A bicyclist gets a good look at all the road kill. Sometimes we get to rescue a small creature before it gets flattened. Once I directed traffic around a beaver that was crossing Route 28. A few times I've snatched a snake or a turtle from the traffic lane. Most of the time I'm too late.
On Saturday, I was in a hurry to get to work before opening time, to lug clothing racks out to a pop-up tent set out to entice holiday weekend shoppers. But then, on 28, I noticed snapping turtle hatchlings doing that flappy-footed baby turtle walk from the roadside into the lane. One had already been flattened. I saw one, two, three more as I scanned the shoulder. There's only about a foot or foot and a half of paved shoulder, and then a guardrail, where the turtles happened to be.
The wetland that probably served as the mother turtle's home is way down a forested slope. Dozens of yards may not seem that far, but when the slope is covered with trees and undergrowth, and you're wearing hard-soled road cycling shoes, it's too far to go. And the baby turtles had been headed the opposite way. I tried to remember what other streams and wet areas lay along that section, perhaps more convenient for all of us.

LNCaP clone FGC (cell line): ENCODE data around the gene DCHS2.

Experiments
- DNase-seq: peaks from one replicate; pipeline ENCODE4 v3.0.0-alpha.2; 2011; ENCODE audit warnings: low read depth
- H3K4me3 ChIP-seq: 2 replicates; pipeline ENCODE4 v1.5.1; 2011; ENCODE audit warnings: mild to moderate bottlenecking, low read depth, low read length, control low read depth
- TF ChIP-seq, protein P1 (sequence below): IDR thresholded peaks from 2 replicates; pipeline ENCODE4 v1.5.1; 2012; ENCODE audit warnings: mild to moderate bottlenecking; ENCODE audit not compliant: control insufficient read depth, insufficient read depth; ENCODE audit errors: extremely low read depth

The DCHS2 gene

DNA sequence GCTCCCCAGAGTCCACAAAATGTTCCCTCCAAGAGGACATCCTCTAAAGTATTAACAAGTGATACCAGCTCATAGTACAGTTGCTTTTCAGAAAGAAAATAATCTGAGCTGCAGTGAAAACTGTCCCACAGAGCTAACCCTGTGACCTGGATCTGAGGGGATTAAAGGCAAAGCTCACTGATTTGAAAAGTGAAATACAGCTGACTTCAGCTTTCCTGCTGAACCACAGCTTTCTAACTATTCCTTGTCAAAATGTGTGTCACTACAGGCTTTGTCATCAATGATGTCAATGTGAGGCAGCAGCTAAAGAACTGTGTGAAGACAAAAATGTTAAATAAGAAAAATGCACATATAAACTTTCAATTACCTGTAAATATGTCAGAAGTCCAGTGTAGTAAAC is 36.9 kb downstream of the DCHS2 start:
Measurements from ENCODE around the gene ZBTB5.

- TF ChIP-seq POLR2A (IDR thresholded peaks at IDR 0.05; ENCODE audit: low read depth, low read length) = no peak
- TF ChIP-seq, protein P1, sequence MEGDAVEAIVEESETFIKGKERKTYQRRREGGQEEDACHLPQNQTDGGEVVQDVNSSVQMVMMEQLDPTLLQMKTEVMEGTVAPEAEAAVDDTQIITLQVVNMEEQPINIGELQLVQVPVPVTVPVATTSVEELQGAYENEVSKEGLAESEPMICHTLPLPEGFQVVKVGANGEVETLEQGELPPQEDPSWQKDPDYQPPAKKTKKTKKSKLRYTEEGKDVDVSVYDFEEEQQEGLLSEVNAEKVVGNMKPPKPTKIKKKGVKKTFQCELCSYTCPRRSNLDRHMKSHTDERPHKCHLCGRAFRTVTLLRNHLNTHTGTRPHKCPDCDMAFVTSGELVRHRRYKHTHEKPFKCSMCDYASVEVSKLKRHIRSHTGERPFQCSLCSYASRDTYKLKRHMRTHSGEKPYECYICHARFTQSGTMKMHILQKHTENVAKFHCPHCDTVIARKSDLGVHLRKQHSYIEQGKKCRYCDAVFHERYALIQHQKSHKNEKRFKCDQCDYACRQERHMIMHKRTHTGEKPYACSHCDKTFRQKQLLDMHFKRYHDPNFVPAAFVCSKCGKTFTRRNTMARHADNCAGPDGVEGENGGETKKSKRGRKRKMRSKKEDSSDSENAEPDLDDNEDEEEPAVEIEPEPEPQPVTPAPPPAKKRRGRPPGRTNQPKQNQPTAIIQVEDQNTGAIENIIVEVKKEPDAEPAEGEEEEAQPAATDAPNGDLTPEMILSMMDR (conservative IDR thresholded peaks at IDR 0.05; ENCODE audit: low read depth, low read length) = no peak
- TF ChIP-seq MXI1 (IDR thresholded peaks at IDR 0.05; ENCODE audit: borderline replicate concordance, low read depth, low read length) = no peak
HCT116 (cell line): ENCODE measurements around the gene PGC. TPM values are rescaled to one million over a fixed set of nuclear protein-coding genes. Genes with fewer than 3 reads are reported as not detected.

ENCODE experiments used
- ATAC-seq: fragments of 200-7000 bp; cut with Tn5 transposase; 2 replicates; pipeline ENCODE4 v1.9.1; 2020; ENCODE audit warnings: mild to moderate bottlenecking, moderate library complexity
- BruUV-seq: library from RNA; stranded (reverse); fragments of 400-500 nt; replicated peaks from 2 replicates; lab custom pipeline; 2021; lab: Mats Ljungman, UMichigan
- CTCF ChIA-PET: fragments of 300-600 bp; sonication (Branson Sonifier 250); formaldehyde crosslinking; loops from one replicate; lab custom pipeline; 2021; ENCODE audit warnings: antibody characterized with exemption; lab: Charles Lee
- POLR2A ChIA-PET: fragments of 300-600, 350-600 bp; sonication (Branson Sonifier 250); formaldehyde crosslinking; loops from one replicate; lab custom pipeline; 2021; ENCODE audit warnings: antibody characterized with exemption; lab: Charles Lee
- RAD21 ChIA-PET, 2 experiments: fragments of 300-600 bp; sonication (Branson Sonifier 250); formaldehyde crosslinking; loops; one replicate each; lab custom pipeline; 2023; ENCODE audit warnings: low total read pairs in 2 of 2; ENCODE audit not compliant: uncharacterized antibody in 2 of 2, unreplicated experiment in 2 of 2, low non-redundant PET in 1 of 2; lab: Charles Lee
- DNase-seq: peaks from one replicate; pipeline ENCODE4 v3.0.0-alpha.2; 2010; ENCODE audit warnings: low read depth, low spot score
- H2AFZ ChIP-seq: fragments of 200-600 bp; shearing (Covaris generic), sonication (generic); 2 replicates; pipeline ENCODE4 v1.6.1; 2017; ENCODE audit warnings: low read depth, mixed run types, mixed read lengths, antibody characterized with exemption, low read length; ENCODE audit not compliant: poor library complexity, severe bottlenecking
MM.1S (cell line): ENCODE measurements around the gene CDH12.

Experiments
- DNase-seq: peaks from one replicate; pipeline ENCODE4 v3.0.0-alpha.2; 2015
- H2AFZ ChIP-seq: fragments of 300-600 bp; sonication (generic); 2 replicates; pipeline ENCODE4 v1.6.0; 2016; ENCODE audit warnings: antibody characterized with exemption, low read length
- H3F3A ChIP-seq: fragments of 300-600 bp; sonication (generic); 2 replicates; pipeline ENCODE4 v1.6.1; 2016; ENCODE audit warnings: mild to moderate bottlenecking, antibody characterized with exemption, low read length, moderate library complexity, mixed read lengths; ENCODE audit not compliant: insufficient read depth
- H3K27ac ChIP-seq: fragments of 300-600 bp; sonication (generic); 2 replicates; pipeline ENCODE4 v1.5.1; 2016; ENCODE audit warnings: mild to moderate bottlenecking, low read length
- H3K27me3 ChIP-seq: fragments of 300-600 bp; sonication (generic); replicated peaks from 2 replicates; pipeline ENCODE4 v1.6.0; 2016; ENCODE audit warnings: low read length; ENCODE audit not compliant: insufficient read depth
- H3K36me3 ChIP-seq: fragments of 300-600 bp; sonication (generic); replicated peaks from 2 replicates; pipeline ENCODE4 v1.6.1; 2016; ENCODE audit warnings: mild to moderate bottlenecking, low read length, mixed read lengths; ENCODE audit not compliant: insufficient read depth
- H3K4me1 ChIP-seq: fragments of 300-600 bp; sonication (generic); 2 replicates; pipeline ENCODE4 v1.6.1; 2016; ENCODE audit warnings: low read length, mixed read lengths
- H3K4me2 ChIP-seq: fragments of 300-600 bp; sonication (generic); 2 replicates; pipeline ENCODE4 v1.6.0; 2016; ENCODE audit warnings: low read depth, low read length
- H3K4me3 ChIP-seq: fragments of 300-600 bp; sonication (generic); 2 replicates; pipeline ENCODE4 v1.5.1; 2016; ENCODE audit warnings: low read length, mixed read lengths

The babies' instinct to keep moving meant that I could not cup them in one hand. I had to wedge each of them between a pair of digits, with just the right firm but gentle pressure to keep them in place without squishing their soft little shells. All the while, they kept flapping their flippers.
After walking for 30 or 40 yards on the northbound side of the highway, I crossed back to the southbound side. I knew that a stream flowed very close to the road within perhaps an eighth of a mile. It feeds into the wetland where the rest of their family probably lives. I figured if I could get them to water they could work the rest out for themselves.
Still confined by the guardrail, I remounted to ride, turtles in hand. One finally wiggled free just as I stopped. I picked it back up and hoisted a leg over the guard rail. I could hear the stream trickling thinly, even after weeks of drought. I bushwhacked down a short distance and set the turtles as near the stream as the tangled shrubs and weeds allowed.
I had switched on the video camera, or so I thought, as I dismounted, to record the little guys, but I had not pushed the slide far enough. It hits resistance just before it actually switches on, so it can look and feel like it's on when it isn't yet. I can't always hear the beep when things are noisy, as they are when cars and trucks are hitting the centerline rumble strip. So I got no visual record.
At least when I arrived late at work I had a more interesting story than usual.